Investigating mechanisms and pathways for the transport of particle-reactive contaminants in Eurasian arctic seas
This project focused primarily on tracking the plutonium tracer signal emanating from the former nuclear test site of Chernaya Bay, located on the southern coastline of the island of Novaya Zemlya, southern Barents Sea. The large (11 TBq) inventory of plutonium in Chernaya Bay, derived from underwater nuclear tests in the 1950s, is characterized by low 241Am/239,240Pu activity ratios of 0.05 and 240Pu/239Pu atom ratios of 0.03 ( Smith et al., 2000) compared to fallout background ratios of 0.35 and 0.18, respectively, that prevail throughout most of the world oceans. It has recently been established that surficial sediments in the Makarov and Eurasian Basins of the Arctic Ocean have similarly low 241Am/239,240Pu and 240Pu/239Pu ratios (Huh et al., 1998) and it is hypothesized that a significant component of this plutonium is the result of long-range transport from Chernaya Bay. The results of this study provide a framework for assessing the potential transport of radionuclides from the southern Barents Sea into deep basins of the Arctic Ocean. More generally, these results provide a basis for the prediction of particle-reactive contaminant transport into the Arctic Ocean from a wide range of urban and industrial sources located along the Eurasian arctic coast.
Sediments from a combination of newly collected and archived grab samples, box and gravity cores from the Kara and Barents Seas and the basins of the Arctic Ocean are analyzed for radionuclides (210Pb, 137Cs, 60Co, 241Am, 239Pu, 240Pu) and metals as part of this study. Geochemical and radionuclide analyses are performed at the Bedford Institute of Oceanography under the supervision of J.N.Smith; additionally, ICP-MS plutonium isotopic composition is measured by S.B.Moran at the Graduate School of Oceanography, University of Rhode Island. The surface sediment distribution of 239,240Pu and 241Am/239,240Pu ratio is illustrated in Figures 1 and 2 ( data provided in Table 1). The highest plutonium activity and lowest 241Am/239,240Pu levels are clearly focused at the southern coast of Novaya Zemlya. The influence of Chernaya Bay discharges decreases rapidly with distance southward, but extends for much greater distances (> 100 km) north-westward along the Novaya Zemlya coastline, which is consistent with prevailing circulation patterns. This was further tested by hydrodynamic modeling of tracer propagation from Chernaya Bay in bottom waters (Fig. 3). The modeling results indicate predominant tracer transport northwards along the western coast of Novaya Zemlya, with a westward branch into the central Barents Sea. This pattern appears to be in agreement with regions of elevated 239,240Pu sediment activities and low 241Am/239,240Pu levels along the western and northern coasts of Novaya Zemlya (Figs. 1-2). However, the sampling coverage is insufficient to definitively map an imprint of a plutonium plume emanating from Chernaya Bay that would indicate transport as far north as the St. Anna Trough and the Arctic Ocean.
Current results indicate that the transport of particle-reactive contaminants from Chernaya Bay is mostly confined to regions within about 150 km of the site of the nuclear tests at the southern coast of Novaya Zemlya. It may also be generally concluded that the transport of particle reactive contaminants from other sources of pollution along the Eurasian arctic coastline will be similarly restricted to shelf and slope waters proximal to river mouths or the location of contaminant discharge sites. The most recent sampling expedition was carried out in 2002 on an axis lying directly across the predicted path for the transport of Chernaya Bay tracer at a distance sufficiently close to Chernaya Bay (~200 km) to clearly delineate the shape of the plume. The present ongoing analyses of these samples will provide a clearer answer to the ultimate fate of the large inventory of plutonium swept into the Barents Sea from nuclear tests in Chernaya Bay.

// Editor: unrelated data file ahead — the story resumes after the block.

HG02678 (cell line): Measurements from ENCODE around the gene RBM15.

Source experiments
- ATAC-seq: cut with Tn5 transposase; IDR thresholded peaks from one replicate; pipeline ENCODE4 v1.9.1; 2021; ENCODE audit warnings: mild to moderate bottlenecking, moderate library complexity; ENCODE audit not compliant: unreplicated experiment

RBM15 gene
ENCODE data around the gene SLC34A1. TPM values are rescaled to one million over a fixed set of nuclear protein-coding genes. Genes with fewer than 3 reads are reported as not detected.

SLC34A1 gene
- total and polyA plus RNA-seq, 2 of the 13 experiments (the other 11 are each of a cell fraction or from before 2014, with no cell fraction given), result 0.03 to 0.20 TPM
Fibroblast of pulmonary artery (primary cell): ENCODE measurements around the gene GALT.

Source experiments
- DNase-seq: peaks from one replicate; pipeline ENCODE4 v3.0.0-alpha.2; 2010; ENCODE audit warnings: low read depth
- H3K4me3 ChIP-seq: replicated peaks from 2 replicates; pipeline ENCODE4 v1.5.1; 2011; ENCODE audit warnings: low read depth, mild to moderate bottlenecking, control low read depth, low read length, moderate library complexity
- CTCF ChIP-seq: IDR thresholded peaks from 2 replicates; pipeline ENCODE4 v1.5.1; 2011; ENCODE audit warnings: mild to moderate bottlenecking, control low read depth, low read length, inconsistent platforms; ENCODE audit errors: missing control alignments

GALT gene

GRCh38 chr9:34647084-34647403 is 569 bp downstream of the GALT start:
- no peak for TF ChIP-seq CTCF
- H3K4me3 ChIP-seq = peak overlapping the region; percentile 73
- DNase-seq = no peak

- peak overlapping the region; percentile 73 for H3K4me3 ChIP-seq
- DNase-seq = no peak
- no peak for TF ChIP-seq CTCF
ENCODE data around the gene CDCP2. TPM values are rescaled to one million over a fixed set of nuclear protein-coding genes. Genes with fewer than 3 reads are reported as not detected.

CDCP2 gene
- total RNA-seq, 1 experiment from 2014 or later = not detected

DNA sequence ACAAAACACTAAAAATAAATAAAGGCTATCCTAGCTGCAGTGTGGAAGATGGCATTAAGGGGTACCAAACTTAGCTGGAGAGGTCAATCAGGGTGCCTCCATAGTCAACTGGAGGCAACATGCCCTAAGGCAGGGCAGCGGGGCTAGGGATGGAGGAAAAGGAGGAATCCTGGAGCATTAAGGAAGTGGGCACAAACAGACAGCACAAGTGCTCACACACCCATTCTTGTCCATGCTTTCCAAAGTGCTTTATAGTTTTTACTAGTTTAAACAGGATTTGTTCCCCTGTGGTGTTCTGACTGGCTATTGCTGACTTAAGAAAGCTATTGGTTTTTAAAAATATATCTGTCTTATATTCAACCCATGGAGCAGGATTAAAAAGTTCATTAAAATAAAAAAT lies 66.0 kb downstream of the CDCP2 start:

Results obtained in connection with this project characterize other potential sources of contaminants in the Barents Sea, such as the Kola Bay (Smith et al., 1999 and in prep.) and the sunken submarine “Kursk” (Matishov et al., 2002).
Support and Funding
This project was supported by the National Science Foundation award OPP-9908871 to L.Polyak. Collaborating Russian institutions include Research Institute for Ocean Geology (VNII Okeangeologia), Arctic and Antarctic Research Institute (AARI), and Murmansk Marine Biological Institute (MMBI).
- Smith, J.N., Ellis, K.M., Polyak, L., Ivanov, G., Forman, S.L., Moran, S.B., 2000. 239,240Pu transport into the Arctic Ocean from underwater nuclear tests in Chernaya Bay, Novaya Zemlya. Cont. Shelf Research 20, 255-279.
- Smith, J.N., Polyak, L.V., Vanshtein, B.G., Rahmanov, A.E., Vishnyakov, I.A., 1999. Technogenous radionuclides in bottom deposits of Kola Bay. In: Geology of seas and oceans. XIII Internat. Seminar in Marine Geology, Moscow, Abstract Vol. 2, 33-34.
- Matishov, G.G., Matishov, D.G., Namjatov, A.E., Smith, J.N., Carroll, J., Dahle, S., 2002. Radioactivity near the sunken submarine “Kursk” in the southern Barents Sea. Environ. Sci. Technol. 36, 1919-1922.